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Historic Hearing: House Agriculture Committee examines unfair practices in cattle markets

by Wyoming Livestock Roundup

Washington, D.C. – The U.S. House Agriculture Committee held a legislative hearing April 27 to discuss price discrepancies, transparency and alleged unfair practices in cattle markets. 

“We’re holding this critical hearing to discuss cattle markets, concentration in the meatpacking industry and allegations the big four meatpackers have partaken in unfair practices which have driven down prices for cattle producers and have left distorted markets,” says Rep. David Scott (D-GA), chairman of the committee. “Over half a million ranchers have gone out of business since the 80s and this threatens the food security of our great nation.”  

Witness testimonies 

During the hearing, three witnesses gave their testimonies. 

“Rural America is under attack by the greed and corruption of the big four,” says Coy Young, fourth-generation cow/calf producer. “For years the packing industry has been concentrated more and more, with fewer large mega plants to process our proteins.” 

Young defends the cattle industry by saying, “The big four packers have manipulated the system with their alternative marketing agreements (AMAs) with huge, corporate owned feedyards controlling 87 percent of the fed beef in this country. AMAs have killed the cash market and competition within the industry for cow/calf producers.” 

Roughly 40 cattle farms called it quits every single day in the U.S. for the past three decades because they could no longer make ends meet, he adds. 

“There is enough money to go around in the beef industry – the distribution of profits are unproportionally unbalanced – that’s the problem,” he says.

Gilles Stockman, a Montana cow/calf producer, is worried an entire generation of young men and women in ag is being lost due to not being able to afford to take over the family ranch or farm.  

“My concern is for my community and the future of agriculture and food security for this nation,” he says. “My community, over the course of my life as a rancher, has dried up and blown away like a tumbleweed.”  

Stockman and Young encourage legislators to pass Mandatory Country of Origin Labeling and require meatpackers buy their cattle in a competitive and transparent market they neither own nor control through the Packers and Stockyard Act.  

Big four meatpackers

The big four CEOs were welcomed to discuss their viewpoints as well.

“The food system has been remarkedly resilient through the challenges of the last two years. We’ve faced an ongoing pandemic, extreme weather conditions and global distributions,” says Cargill CEO David McClendon. “Still, food shortages have been rare and we’ve maintained good supplies due to the essential work of those in the sector.” 

McClendon mentions his company’s success relies on producers’ success.

“Our partnerships with our farmers and ranchers are critical to deliver quality and affordable protein to grocers and consumers across the U.S.,” he adds. “We know how hardworking and important the cattle industry is, and it’s critical ranchers sustain their operations and navigate market volatility.”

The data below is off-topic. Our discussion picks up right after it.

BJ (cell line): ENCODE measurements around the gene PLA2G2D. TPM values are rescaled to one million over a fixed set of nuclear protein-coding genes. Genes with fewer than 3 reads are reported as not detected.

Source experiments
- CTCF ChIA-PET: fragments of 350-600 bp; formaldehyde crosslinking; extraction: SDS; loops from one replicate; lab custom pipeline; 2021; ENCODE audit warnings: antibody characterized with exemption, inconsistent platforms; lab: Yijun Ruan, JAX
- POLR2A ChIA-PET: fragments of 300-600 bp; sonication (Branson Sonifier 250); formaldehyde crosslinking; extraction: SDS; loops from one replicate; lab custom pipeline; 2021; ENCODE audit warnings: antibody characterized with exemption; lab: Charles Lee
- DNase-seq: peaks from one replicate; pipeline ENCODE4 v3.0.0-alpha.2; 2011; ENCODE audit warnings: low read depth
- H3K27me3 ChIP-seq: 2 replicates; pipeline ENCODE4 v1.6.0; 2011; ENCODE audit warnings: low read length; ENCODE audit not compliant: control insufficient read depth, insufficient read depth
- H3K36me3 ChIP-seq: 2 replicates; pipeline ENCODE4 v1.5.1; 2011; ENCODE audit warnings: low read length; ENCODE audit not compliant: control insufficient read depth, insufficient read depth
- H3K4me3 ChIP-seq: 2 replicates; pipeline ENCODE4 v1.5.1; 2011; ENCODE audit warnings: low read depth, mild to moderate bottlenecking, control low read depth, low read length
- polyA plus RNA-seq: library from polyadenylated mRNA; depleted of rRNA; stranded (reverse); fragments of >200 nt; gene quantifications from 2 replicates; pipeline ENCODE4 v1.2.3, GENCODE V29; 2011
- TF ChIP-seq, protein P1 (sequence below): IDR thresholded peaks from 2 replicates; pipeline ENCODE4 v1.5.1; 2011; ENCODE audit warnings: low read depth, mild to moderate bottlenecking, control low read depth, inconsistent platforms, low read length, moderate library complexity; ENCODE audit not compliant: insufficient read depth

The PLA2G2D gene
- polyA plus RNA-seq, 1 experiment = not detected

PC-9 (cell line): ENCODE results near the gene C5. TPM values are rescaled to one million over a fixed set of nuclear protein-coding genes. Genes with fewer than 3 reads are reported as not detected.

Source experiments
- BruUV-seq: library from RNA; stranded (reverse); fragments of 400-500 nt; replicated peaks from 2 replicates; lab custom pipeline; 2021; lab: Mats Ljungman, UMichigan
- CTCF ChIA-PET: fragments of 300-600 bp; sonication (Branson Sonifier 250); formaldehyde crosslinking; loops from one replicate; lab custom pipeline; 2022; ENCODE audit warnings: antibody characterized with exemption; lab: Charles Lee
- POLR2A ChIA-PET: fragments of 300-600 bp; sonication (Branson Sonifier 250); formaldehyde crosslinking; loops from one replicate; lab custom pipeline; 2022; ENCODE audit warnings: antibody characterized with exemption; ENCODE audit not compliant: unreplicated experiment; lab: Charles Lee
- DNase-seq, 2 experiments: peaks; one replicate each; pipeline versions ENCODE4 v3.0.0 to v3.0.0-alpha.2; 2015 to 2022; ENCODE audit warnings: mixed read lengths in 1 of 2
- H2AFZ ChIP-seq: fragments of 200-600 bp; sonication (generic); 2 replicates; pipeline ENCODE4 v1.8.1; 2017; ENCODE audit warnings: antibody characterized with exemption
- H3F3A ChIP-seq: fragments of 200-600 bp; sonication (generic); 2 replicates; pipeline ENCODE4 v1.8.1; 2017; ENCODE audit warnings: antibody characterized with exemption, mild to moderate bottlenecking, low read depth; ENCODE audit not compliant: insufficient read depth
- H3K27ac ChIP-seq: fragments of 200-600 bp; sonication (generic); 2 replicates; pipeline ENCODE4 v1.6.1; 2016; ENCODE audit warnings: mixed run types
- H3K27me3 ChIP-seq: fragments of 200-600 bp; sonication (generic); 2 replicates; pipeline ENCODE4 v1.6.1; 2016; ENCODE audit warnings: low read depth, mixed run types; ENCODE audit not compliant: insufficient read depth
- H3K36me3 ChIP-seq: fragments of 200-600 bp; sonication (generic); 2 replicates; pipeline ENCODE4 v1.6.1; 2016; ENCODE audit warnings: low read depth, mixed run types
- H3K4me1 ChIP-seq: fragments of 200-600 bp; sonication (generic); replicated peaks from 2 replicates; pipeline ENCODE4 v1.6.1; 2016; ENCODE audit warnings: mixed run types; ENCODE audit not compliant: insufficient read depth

JBS Foods CEO Tim Schellpeper notes JBS Foods is an active participant in the cash market and will continue competing for cattle.

“JBS purchases from cattle feeders and producers of all sizes in cash markets, auction barns, video auctions and under AMAs,” he says. 

“Inflation is a significant concern across the U.S. economy, and the price for beef is no exception. It’s important to note JBS does not control retail prices for beef but sells products to wholesale grocery stores, food service operators and their intermediaries,” he adds. 

National Beef Packing Company, LLC CEO Tim Klein acknowledges his positive outlook on the growing segments of the industry.

“History teaches us as cattle supplies decline significantly and capacity comes online, there will be a shift in profits throughout the cattle segments of the industry,” he says. “The opportunity for profit across all segments has never been better.” 

Tyson Foods CEO Donnie King says the market prices are strongly being effected by the shortages of essential inputs, resulting in higher costs.

“The market sets the price for cattle and beef,” he says. “Today, the situation is deepened by geo-political issues creating shortages of essential inputs such as grain, and this results in higher costs, which is reflected in the prices American families pay at the grocery store.” 

He goes on to say, “Some incorrectly suggest the rise in beef prices is due to the consolidation of the beef industry, but the data doesn’t support this claim. The concentration of the industry for commercial cattle among the four processors here today, is 69 percent and has virtually been unchanged over the past 30 years.”  

Closing statements

Scott shares with the panel he’s working on bipartisan legislation to correct market imbalances, reduce over concentration of consolidation and anti-competitive market and anti-trust behavior and believes a thorough investigation of the big four meatpackers is needed.  

“It was very important to have the four CEOs here, because we need your help,” he says. “We are faced with a very serious problem and threat to our food security and we cannot solve this problem without you.”

He notes meatpackers are making “soaring profits” while 17,000 farmers and ranchers are going out of business each year.

“We have got to solve this problem,” he concludes. “Going forward, the question is, what is the solution to lower prices for consumers and allow cattle ranchers to earn a fair return?” 

Brittany Gunn is the editor of the Wyoming Livestock Roundup. Send comments on this article to 

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